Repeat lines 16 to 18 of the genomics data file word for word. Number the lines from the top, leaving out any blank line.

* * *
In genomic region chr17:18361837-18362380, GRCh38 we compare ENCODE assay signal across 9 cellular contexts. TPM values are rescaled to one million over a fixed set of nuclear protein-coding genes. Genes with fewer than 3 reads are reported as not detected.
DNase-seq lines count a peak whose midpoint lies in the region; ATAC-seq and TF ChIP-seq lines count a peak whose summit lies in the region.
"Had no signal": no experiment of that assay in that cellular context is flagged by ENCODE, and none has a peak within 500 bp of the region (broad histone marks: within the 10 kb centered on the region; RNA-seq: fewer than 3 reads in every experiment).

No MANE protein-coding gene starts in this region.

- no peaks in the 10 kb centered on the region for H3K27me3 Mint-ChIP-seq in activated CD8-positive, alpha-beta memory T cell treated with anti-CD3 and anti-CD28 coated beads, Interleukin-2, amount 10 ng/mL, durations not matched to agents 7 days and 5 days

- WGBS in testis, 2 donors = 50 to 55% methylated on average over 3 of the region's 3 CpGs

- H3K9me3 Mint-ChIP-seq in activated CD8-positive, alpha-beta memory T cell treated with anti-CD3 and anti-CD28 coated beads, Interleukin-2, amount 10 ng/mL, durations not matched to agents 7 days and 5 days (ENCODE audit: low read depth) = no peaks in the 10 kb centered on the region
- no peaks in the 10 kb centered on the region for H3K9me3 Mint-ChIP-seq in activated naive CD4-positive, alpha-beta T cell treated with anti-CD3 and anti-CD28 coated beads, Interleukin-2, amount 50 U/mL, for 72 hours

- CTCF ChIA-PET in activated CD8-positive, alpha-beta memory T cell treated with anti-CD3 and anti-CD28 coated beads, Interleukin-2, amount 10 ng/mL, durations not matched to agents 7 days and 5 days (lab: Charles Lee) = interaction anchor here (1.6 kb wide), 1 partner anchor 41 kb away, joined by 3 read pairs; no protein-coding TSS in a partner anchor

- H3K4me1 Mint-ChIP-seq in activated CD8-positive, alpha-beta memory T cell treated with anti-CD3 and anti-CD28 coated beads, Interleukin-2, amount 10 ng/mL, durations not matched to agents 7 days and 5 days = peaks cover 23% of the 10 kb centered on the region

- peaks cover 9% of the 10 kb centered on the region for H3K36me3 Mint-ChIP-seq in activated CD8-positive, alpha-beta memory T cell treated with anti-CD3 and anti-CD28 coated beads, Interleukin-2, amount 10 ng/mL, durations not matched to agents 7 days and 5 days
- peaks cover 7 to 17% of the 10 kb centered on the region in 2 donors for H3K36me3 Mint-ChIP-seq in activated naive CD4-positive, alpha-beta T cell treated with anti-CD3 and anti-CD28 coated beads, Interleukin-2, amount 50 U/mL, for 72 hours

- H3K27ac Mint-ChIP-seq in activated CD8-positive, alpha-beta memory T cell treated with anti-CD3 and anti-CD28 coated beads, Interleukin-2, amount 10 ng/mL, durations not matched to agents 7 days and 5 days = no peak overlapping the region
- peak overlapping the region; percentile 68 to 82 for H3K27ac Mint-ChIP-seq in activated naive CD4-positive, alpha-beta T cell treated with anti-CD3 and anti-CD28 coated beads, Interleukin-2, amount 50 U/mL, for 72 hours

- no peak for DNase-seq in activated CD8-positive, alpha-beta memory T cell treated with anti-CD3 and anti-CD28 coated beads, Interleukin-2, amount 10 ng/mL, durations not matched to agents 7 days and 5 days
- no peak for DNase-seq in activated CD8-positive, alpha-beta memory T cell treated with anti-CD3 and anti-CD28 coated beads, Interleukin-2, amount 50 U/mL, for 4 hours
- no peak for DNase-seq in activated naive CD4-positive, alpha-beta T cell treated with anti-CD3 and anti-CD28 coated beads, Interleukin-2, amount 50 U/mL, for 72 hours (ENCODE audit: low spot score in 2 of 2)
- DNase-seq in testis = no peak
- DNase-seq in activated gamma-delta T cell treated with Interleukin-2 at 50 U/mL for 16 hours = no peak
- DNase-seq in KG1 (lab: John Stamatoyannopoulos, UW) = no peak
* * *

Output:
- no peak for DNase-seq in activated CD8-positive, alpha-beta memory T cell treated with anti-CD3 and anti-CD28 coated beads, Interleukin-2, amount 50 U/mL, for 4 hours
- no peak for DNase-seq in activated naive CD4-positive, alpha-beta T cell treated with anti-CD3 and anti-CD28 coated beads, Interleukin-2, amount 50 U/mL, for 72 hours (ENCODE audit: low spot score in 2 of 2)
- DNase-seq in testis = no peak